In this case study, we will look at how a Peace Corps health team could use Map Mavin to more effectively implement a spray campaign for the prevention of malaria in a tropical setting.

“Not spending weeks on training people to use complicated spatial software means more time left to work out in the field and focus on the tasks that matter most.”



A team of Peace Corps volunteers are on the ground in central Mozambique, traveling from hut to hut to determine whether or not a house is need of and qualified for the reception of a spray treatment designed to prevent the spread of malaria. While the Peace Corps are responsible for deciding if the home will receive the treatment, the volunteers do not actually provide or apply the spray themselves. This is the responsibility of a US-based pesticides team that will be deployed once the Peace Corps volunteers have selected the houses to be treated. The problem is how to best inform the US team, which will not arrive for weeks, as to where they need to go with limited maps, hard-to-navigate roads and a significant language barrier.


Using Map Mavin, the Peace Corps team is able to log in and create points over each home that requires spray treatment. The team decides to make the points large and transparent so that the building footprints can still be seen, making it easier to navigate around the homes on the ground. While it may appear at first glance the best route to each hut is via the main road at the center of the map, the volunteers on the ground are aware of the changes that recent heavy rains made to the route. Instead, they use the Map Mavin redlining tool to plot a safe and navigable route between each of the houses in need of spraying.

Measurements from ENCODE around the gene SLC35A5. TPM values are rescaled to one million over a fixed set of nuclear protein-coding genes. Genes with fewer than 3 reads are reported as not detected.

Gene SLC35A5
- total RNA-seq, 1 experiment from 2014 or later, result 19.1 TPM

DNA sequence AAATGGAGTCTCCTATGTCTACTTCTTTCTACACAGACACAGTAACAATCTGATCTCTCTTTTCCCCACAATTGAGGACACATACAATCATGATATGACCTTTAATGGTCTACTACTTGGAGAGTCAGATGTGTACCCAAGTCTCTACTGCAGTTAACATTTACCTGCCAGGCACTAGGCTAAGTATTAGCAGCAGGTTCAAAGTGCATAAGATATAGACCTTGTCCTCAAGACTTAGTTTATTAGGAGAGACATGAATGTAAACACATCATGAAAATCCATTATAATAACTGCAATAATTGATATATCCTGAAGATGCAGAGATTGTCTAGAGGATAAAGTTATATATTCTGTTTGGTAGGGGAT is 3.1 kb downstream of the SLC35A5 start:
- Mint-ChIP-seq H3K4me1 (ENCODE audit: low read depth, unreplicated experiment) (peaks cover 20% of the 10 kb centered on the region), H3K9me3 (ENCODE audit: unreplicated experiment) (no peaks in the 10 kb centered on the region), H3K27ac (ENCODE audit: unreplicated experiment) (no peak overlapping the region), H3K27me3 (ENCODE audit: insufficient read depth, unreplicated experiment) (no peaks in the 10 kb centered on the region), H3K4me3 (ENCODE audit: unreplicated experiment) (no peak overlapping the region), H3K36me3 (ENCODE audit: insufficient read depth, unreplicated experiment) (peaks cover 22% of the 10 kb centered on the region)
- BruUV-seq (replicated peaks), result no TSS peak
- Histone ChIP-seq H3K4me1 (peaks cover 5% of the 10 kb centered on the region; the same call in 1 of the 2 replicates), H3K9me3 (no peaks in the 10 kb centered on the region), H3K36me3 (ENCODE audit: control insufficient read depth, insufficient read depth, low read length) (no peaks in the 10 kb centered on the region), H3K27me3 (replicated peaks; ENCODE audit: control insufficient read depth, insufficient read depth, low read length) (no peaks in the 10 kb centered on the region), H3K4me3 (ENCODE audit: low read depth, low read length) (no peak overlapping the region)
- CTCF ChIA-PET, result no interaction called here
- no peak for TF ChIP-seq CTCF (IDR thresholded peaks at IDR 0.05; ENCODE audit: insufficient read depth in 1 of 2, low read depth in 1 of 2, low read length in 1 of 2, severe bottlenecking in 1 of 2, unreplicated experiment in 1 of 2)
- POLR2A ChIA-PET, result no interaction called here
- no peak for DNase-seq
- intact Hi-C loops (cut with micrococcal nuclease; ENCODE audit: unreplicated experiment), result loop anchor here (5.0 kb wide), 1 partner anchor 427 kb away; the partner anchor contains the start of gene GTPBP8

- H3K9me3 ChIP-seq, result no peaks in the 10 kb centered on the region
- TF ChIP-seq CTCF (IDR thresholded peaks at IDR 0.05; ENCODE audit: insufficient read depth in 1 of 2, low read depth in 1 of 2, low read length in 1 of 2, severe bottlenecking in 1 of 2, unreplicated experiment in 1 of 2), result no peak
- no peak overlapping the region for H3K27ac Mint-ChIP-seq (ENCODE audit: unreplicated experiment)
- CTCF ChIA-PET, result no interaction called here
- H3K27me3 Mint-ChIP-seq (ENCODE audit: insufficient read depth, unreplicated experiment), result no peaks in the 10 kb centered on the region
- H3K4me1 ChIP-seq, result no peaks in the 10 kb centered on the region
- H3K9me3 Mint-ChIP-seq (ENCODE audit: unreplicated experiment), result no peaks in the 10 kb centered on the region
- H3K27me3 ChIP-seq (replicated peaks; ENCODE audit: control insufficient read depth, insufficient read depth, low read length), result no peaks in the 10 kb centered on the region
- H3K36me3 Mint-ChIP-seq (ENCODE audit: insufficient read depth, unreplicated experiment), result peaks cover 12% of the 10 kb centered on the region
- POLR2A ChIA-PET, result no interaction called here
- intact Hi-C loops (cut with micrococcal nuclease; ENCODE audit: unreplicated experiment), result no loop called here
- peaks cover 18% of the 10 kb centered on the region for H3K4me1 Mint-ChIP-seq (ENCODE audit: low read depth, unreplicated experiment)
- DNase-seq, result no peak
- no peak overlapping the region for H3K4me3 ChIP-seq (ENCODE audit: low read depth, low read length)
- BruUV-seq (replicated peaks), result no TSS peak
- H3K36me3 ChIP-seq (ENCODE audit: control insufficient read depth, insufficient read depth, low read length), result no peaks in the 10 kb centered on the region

The Peace Corps team is easily able to communicate specific directions for navigation.

While making all these edits on the map, the Peace Corps team is simultaneously using Map Mavin’s Screen Share to share their map with the US-based pesticide team. With the ability to share screens and chat live with other users around the world, the Peace Corps team is easily able to communicate specific directions for how best to navigate and enter each house; and the US team is, in turn, able to ask them any unanswered questions.

Weeks later, the US pesticide crew arrives in Mozambique, equipped with their saved Map Mavin map detailing exactly how to get to each spray location without having to worry about treacherous roads, language barriers and any other hazards the volunteers noted.


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Map Mavin allows users to make effective maps quickly online and without the need for a desktop program. These maps can be shared live with other users across the globe, bringing a new degree of collaboration to online mapping and opening a whole new realm of potential opportunities to work with spatial data in real time.


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